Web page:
We spent two weeks field testing the Nikon D5600 which was more than enough time to get acquainted with all of the features of this Nikon reflex camera designed for amateur photo enthusiasts.
The Nikon D5600 is an APS-C reflex camera which fills the gap between the limited entry-level D3400 and the professional D7500 model which is more ergonomic, but also more expensive.
As a result, the Nikon D5600 occupies a prime position within the Nikon DX product line and is geared towards amateur photographers who are looking for a powerful camera, capable of taking high-quality video sequences without the need to invest as much as it would cost to purchase one of the higher category D7200/D7500 or D500 models.
The device equipped with the Nikon AF-P 18-55mm f/3.6-5.6 G ED VR zoom
As with all the other tests, I conducted the testing of the Nikon D5600 in different shooting conditions. I am giving you my personal opinion after having tested the device and I am presenting a selection of the photos taken during testing.
Presentation of the device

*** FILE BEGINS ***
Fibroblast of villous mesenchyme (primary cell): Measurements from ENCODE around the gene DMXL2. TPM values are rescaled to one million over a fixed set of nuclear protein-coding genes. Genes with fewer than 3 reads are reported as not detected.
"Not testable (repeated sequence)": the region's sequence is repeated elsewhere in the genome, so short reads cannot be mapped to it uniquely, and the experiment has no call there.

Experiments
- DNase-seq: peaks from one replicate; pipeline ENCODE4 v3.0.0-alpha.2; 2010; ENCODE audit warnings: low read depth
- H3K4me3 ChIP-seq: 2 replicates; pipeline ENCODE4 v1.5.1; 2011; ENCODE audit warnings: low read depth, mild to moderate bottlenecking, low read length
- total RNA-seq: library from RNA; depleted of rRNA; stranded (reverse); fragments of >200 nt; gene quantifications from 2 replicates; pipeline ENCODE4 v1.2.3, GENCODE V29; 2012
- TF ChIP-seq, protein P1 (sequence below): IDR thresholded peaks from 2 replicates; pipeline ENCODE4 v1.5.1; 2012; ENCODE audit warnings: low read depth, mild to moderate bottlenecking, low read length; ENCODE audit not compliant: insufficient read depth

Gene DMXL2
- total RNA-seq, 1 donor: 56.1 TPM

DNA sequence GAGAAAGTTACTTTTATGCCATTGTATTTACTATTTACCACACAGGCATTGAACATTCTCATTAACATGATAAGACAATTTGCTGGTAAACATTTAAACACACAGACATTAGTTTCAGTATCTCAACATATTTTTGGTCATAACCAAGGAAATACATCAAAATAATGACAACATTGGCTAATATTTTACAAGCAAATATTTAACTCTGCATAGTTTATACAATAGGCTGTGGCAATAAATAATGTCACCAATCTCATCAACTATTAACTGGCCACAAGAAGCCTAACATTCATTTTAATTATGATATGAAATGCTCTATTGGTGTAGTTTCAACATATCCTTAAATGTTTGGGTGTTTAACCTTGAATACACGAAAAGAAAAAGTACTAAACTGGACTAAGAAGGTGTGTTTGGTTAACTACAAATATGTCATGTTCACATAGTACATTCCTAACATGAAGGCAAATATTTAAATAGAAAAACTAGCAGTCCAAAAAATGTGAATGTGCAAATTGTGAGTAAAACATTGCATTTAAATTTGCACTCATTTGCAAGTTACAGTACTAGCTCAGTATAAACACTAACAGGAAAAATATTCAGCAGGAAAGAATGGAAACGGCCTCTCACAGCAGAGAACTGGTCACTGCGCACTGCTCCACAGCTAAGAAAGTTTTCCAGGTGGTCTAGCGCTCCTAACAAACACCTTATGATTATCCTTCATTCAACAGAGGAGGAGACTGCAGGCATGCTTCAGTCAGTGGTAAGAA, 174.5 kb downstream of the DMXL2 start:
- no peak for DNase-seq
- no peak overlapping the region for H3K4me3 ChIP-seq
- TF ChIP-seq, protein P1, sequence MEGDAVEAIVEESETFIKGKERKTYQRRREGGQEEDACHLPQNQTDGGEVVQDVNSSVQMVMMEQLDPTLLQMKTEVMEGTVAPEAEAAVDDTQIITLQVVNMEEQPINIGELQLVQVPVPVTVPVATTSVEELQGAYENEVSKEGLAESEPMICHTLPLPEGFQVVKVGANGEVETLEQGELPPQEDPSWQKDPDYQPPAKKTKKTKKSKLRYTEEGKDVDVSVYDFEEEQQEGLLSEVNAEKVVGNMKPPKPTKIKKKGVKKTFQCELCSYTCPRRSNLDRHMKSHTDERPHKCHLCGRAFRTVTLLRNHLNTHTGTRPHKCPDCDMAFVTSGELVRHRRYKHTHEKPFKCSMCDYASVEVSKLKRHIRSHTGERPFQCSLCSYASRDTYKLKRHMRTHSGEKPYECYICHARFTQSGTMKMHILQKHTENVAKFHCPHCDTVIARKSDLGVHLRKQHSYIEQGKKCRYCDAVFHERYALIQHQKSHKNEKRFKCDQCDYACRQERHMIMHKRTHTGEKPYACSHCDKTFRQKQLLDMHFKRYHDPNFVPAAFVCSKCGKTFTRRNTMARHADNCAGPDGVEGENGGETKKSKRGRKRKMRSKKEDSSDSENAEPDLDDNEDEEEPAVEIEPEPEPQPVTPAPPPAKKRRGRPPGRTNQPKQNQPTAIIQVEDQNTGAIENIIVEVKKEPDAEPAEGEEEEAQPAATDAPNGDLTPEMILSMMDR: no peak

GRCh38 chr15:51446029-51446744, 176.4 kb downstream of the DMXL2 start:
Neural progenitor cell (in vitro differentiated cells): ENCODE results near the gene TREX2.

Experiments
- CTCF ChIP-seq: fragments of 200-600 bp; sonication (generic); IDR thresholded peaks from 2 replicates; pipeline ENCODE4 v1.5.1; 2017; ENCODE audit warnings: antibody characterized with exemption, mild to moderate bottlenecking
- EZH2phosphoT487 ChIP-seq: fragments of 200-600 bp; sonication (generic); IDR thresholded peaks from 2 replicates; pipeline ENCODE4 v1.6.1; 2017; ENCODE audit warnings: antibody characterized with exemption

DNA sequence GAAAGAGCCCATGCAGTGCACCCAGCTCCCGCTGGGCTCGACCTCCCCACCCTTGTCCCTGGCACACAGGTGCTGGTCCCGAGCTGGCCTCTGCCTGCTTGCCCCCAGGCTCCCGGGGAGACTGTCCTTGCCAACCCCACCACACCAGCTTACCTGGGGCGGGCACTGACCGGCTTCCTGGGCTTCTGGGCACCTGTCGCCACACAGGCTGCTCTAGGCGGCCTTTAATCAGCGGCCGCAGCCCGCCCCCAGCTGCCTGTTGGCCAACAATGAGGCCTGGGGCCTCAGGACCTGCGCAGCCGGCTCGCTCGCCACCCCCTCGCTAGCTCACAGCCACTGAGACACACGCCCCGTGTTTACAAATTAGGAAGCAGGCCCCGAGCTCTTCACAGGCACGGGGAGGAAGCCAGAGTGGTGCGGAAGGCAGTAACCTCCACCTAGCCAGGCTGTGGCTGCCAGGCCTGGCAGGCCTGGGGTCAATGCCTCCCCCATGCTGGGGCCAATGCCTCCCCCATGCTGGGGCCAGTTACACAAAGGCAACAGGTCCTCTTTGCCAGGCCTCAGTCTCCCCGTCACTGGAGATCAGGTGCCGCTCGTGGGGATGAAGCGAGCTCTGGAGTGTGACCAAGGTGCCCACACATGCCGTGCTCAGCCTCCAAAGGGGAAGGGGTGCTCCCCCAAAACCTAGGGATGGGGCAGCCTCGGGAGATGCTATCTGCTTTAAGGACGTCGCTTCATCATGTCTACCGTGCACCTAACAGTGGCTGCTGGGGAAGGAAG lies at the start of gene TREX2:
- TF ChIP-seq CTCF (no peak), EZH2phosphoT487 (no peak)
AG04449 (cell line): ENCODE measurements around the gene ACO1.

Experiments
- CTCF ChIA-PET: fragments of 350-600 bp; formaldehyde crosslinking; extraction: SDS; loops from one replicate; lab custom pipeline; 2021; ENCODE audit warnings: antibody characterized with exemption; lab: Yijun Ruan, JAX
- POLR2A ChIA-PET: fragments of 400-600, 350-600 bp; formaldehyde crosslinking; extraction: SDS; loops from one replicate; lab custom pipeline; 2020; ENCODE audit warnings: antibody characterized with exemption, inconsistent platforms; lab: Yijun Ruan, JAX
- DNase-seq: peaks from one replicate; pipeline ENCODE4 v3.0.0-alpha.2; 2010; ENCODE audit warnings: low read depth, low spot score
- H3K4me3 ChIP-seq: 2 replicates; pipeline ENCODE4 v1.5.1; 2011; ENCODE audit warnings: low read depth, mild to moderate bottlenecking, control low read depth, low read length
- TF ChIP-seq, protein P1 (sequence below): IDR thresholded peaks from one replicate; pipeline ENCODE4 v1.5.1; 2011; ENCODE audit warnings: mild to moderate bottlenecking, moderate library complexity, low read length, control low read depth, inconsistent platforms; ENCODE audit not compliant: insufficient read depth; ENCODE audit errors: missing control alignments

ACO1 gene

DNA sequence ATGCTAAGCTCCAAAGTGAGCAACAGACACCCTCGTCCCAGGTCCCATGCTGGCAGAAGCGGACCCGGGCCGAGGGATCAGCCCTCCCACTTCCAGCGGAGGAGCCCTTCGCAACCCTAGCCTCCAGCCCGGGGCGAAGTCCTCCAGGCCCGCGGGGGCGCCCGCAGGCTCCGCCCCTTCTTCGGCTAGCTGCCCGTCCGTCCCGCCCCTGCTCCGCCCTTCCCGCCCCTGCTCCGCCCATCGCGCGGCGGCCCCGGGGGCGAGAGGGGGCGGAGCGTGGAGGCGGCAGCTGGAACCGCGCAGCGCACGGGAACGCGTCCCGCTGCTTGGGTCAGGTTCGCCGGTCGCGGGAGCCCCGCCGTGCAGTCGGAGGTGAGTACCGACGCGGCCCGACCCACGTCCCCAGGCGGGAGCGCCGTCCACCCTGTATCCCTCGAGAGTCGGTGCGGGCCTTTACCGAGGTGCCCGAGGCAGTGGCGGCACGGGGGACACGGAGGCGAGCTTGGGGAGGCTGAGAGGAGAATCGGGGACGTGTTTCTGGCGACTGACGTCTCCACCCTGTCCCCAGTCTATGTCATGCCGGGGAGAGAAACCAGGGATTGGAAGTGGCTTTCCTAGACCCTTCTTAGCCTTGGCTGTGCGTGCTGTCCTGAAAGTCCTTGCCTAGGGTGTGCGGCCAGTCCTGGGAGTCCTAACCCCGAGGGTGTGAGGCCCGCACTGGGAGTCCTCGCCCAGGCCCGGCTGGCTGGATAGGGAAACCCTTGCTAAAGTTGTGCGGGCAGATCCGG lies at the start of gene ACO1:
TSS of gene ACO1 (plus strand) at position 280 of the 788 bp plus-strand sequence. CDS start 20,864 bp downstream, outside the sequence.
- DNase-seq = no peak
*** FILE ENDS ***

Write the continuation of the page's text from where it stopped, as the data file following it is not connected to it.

The Nikon D5600 (Check Price on Amazon) has taken over for the Nikon D5500 (Check Price on Amazon) . This new version of Nikon’s amateur photographer reflex camera only adds one new features: SnapBridge – which allows for the automatic transfer of photos to a smartphone as well as automatic geo-tracking. As with the Nikon D3400, this upgrade is a modest one.
The Nikon D5600 is in all points similar to the Nikon D5500, as much in its appearance as in its buttons and menus. This reflex camera more closely resembles the entry-level models than the professional ones, which is good if you are looking for a compact and light-weight device; make sure to hold the camera before buying it, if you have large hands for instance.